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Microchemists say 1988 dating of Shroud tested a newer patch, not the "much older" original
Continuing good news for those who believe in the authenticity of the Shroud of Turin—a retired chemist from the Los Alamos National Laboratory has published a peer-reviewed study declaring invalid the 1988 radiocarbon dating of the cloth (which dated it between 1260 and 1390).

The problem, writes Raymond N. Rogers, in the January 20 issue of Thermochimica Acta, is that the 1988 study tested a sample from a medieval patch, not the shroud itself.

"The radiocarbon sample had been dyed, most likely to match the color of the older, sepia-colored cloth," Rogers told Discovery News. "The sample was dyed using a technology that began to appear in Italy about the time the Crusaders' last bastion fell to the Mameluke Turks in 1291. … The radiocarbon sample cannot be older than about 1290, agreeing with the age determined by carbon-14 dating in 1988. However, the shroud itself is actually much older."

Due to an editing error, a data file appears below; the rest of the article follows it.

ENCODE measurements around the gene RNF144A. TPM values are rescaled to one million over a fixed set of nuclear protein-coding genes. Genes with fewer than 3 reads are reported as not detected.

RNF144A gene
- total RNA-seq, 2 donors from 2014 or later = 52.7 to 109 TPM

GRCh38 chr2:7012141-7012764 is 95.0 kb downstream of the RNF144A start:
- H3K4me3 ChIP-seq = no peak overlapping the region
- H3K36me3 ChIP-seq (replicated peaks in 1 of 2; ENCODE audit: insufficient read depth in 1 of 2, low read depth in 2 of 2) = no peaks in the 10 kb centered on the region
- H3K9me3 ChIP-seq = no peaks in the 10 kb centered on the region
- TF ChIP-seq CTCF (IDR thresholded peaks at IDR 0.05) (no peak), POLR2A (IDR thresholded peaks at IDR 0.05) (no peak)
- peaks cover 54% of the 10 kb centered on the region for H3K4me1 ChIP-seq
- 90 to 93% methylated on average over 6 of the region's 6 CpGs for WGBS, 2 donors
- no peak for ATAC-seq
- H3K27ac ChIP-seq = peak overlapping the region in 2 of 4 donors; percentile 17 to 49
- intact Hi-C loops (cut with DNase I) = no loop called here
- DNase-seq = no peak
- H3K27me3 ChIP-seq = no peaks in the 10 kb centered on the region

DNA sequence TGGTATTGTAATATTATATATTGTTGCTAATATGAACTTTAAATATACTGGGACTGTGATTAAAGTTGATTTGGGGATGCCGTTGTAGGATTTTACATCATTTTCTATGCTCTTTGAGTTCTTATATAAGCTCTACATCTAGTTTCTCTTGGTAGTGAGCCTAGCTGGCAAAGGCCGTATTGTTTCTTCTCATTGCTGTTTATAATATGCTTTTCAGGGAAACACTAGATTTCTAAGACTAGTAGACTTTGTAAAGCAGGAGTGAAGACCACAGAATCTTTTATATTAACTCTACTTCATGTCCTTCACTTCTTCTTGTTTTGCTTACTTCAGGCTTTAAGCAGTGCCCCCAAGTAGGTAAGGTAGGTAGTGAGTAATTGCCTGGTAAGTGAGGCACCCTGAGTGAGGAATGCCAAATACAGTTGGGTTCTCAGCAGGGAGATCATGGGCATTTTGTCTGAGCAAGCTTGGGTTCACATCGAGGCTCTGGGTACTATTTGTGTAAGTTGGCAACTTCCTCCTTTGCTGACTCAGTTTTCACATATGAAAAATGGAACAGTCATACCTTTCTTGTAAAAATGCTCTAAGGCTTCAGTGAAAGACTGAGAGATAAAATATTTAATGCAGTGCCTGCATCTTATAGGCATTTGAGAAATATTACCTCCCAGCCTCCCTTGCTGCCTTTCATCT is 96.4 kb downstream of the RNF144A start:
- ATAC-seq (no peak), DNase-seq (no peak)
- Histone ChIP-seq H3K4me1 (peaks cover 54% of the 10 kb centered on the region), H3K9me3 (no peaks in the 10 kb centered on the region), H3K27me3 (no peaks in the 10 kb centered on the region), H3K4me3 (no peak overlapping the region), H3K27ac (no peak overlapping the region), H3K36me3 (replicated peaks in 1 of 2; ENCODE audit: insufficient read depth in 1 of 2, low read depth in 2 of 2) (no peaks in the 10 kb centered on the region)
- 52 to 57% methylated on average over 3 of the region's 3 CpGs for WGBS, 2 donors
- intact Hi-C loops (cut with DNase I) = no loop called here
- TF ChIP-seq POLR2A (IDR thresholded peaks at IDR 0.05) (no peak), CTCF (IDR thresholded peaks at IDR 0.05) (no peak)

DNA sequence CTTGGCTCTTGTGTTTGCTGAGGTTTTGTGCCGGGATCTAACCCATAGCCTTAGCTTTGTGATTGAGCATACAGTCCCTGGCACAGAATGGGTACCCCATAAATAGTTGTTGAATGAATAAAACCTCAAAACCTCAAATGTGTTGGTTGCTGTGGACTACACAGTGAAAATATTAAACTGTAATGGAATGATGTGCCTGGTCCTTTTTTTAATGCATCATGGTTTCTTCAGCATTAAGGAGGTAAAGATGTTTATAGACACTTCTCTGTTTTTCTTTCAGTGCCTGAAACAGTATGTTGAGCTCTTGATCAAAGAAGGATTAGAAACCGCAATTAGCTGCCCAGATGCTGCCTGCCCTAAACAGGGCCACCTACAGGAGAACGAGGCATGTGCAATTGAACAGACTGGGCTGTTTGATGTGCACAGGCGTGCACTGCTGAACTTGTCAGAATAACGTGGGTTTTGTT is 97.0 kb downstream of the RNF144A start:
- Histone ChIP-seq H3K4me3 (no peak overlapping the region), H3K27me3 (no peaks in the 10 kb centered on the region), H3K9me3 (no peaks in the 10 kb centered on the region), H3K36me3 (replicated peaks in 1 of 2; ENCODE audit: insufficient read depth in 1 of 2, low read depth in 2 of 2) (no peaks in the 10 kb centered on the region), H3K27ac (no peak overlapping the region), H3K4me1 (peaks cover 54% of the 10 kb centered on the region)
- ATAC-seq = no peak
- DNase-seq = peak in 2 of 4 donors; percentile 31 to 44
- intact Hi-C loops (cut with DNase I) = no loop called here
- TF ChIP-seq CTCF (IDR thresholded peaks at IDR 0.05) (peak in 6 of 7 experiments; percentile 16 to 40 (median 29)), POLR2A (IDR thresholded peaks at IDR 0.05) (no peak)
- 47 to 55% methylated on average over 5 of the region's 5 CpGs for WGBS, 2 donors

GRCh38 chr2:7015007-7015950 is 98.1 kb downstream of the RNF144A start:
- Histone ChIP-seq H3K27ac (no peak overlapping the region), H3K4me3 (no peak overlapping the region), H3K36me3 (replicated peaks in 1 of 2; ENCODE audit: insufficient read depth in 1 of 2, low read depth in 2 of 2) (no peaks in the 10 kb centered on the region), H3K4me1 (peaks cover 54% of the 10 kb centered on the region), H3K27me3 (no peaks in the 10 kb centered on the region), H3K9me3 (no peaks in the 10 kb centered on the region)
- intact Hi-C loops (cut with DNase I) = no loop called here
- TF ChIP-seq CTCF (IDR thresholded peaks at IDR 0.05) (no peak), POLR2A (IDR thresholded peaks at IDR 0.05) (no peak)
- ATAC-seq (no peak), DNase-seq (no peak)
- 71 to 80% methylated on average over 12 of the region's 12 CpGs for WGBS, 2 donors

How much older? That's hard to tell, Rogers wrote.

The fact that vanillin can not be detected in the lignin on shroud fibers, Dead Sea scrolls linen, and other very old linens indicates that the shroud is quite old. A determination of the kinetics of vanillin loss suggests that the shroud is between 1,300 and 3,000 years old. Even allowing for errors in the measurements and assumptions about storage conditions, the cloth is unlikely to be as young as 840 years.

"The presence of a patch on the shroud doesn't come as a surprise," says Discovery News. "The linen cloth has survived several blazes since its existence was first recorded in France in 1357, including a church fire in 1532. Badly damaged, it was then restored by nuns who patched burn ...

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Shroud of Turin Between 1,300 and 3,000 Years Old, Journal Says
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